Nov 172012
 

I like to think of physical training as a conversation.

At least, I think that’s a useful way to look at it.
Often magazines and other sources talk about “forcing” progress and other synonyms, but just think of the connotations of that.
Last time you were forced to do something, did you do it to the best of your abilities? Or just as little as possible/necessary?

When you train your body, you select movements because they relate to your goals.
You could look at this as selecting the words in your message to your body.
You choose those movements to say “THIS is what I want to get good at. The parts that relate to this movement are what I want to change.”

So that covers your side of the conversation, but this isn’t a monologue we’re talking about.

You have given your body stress, with your message. A stimulus to respond to.
And respond it shall. It has to. Any stress must be resolved; your body just tries to resolve stress without breaking.

Obviously, I want you to be “listening” to the response; that’s part of the foundation of Gym Movement Biofeedback protocols.
However, there is another consideration… is the message getting through clearly enough?

Consider this: I am speaking to you, right now, via this website. (Hi!)
If you are reading this, you are getting the message, at least at some level.

But what if I threw some Flash advertisements over it?
What if I was trying to sell you on unrelated crap in the middle of my article?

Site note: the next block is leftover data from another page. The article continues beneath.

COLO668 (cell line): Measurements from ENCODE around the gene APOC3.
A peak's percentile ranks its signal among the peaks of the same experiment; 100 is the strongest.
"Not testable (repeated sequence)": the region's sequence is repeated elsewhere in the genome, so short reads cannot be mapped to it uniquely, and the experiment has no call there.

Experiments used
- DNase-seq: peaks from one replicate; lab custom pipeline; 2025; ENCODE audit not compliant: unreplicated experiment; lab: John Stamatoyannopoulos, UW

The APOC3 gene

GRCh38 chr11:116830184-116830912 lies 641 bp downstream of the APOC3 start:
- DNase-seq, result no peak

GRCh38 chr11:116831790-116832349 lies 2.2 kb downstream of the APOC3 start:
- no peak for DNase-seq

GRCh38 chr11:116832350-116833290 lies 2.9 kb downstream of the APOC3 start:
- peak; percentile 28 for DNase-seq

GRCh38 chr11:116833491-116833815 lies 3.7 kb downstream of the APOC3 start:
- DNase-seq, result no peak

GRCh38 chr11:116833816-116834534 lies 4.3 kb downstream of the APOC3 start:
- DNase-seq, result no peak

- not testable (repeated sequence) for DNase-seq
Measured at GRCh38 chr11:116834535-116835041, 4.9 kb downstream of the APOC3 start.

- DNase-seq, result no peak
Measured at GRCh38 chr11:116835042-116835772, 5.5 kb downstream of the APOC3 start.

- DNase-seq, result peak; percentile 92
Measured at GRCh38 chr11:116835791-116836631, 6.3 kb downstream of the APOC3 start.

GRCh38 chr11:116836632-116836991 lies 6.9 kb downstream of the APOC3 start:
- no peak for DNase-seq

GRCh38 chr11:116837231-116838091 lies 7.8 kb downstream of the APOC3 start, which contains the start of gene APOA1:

What if I go off on too much of a tangent? (Guilty, sometimes; mostly in articles I never end up posting!)

You might still get the message, but the point may not be as clear.

Try considering how this might relate to your training and health practices.

  • Are you doing so many different movements that you never truly emphasise which ways need to get better the most and fastest? (CrossFit, anyone?)
  • Are you training too densely, when what you want is fresh strength? Are you training strength too much, when what you need is endurance?
  • Are you spending all day in positions that are bad for you, then trying to be “good” in the gym? Why aren’t you trying to improve the rest of the day?

Your body will action your message; it has to. “Adaptation has no off switch.”

But is your message loud and clear? Are you getting better at what you want to be better at or is the static of your life drowning out your signal?